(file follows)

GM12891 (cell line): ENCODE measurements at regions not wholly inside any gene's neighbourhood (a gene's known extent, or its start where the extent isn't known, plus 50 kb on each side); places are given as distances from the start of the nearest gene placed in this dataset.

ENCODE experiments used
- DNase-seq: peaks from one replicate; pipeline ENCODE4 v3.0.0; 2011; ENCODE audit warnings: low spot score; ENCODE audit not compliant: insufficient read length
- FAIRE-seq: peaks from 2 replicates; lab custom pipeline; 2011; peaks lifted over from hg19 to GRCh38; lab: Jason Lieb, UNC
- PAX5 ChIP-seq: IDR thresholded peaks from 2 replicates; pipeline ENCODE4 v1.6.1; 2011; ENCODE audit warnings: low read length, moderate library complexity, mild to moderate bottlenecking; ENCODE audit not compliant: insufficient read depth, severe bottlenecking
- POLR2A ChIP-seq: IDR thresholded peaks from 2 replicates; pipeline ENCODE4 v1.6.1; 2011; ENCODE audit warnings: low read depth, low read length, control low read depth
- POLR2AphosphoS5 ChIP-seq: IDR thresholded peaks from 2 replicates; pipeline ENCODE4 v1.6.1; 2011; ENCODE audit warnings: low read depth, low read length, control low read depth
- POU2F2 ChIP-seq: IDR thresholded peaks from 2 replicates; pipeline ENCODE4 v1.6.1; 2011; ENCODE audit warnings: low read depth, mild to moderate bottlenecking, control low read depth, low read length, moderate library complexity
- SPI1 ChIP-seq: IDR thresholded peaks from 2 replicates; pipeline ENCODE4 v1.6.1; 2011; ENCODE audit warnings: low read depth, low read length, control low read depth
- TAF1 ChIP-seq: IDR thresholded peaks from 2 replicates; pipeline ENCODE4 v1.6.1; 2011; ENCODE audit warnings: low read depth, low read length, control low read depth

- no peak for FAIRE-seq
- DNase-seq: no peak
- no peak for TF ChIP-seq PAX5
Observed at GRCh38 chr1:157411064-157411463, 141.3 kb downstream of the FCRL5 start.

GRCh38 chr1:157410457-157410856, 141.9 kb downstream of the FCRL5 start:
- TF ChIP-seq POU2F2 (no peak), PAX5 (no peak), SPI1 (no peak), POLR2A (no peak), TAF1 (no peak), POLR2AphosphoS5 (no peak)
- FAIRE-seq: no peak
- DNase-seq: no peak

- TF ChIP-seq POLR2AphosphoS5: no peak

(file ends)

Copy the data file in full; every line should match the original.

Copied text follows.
GM12891 (cell line): ENCODE measurements at regions not wholly inside any gene's neighbourhood (a gene's known extent, or its start where the extent isn't known, plus 50 kb on each side); places are given as distances from the start of the nearest gene placed in this dataset.

ENCODE experiments used
- DNase-seq: peaks from one replicate; pipeline ENCODE4 v3.0.0; 2011; ENCODE audit warnings: low spot score; ENCODE audit not compliant: insufficient read length
- FAIRE-seq: peaks from 2 replicates; lab custom pipeline; 2011; peaks lifted over from hg19 to GRCh38; lab: Jason Lieb, UNC
- PAX5 ChIP-seq: IDR thresholded peaks from 2 replicates; pipeline ENCODE4 v1.6.1; 2011; ENCODE audit warnings: low read length, moderate library complexity, mild to moderate bottlenecking; ENCODE audit not compliant: insufficient read depth, severe bottlenecking
- POLR2A ChIP-seq: IDR thresholded peaks from 2 replicates; pipeline ENCODE4 v1.6.1; 2011; ENCODE audit warnings: low read depth, low read length, control low read depth
- POLR2AphosphoS5 ChIP-seq: IDR thresholded peaks from 2 replicates; pipeline ENCODE4 v1.6.1; 2011; ENCODE audit warnings: low read depth, low read length, control low read depth
- POU2F2 ChIP-seq: IDR thresholded peaks from 2 replicates; pipeline ENCODE4 v1.6.1; 2011; ENCODE audit warnings: low read depth, mild to moderate bottlenecking, control low read depth, low read length, moderate library complexity
- SPI1 ChIP-seq: IDR thresholded peaks from 2 replicates; pipeline ENCODE4 v1.6.1; 2011; ENCODE audit warnings: low read depth, low read length, control low read depth
- TAF1 ChIP-seq: IDR thresholded peaks from 2 replicates; pipeline ENCODE4 v1.6.1; 2011; ENCODE audit warnings: low read depth, low read length, control low read depth

- no peak for FAIRE-seq
- DNase-seq: no peak
- no peak for TF ChIP-seq PAX5
Observed at GRCh38 chr1:157411064-157411463, 141.3 kb downstream of the FCRL5 start.

GRCh38 chr1:157410457-157410856, 141.9 kb downstream of the FCRL5 start:
- TF ChIP-seq POU2F2 (no peak), PAX5 (no peak), SPI1 (no peak), POLR2A (no peak), TAF1 (no peak), POLR2AphosphoS5 (no peak)
- FAIRE-seq: no peak
- DNase-seq: no peak

- TF ChIP-seq POLR2AphosphoS5: no peak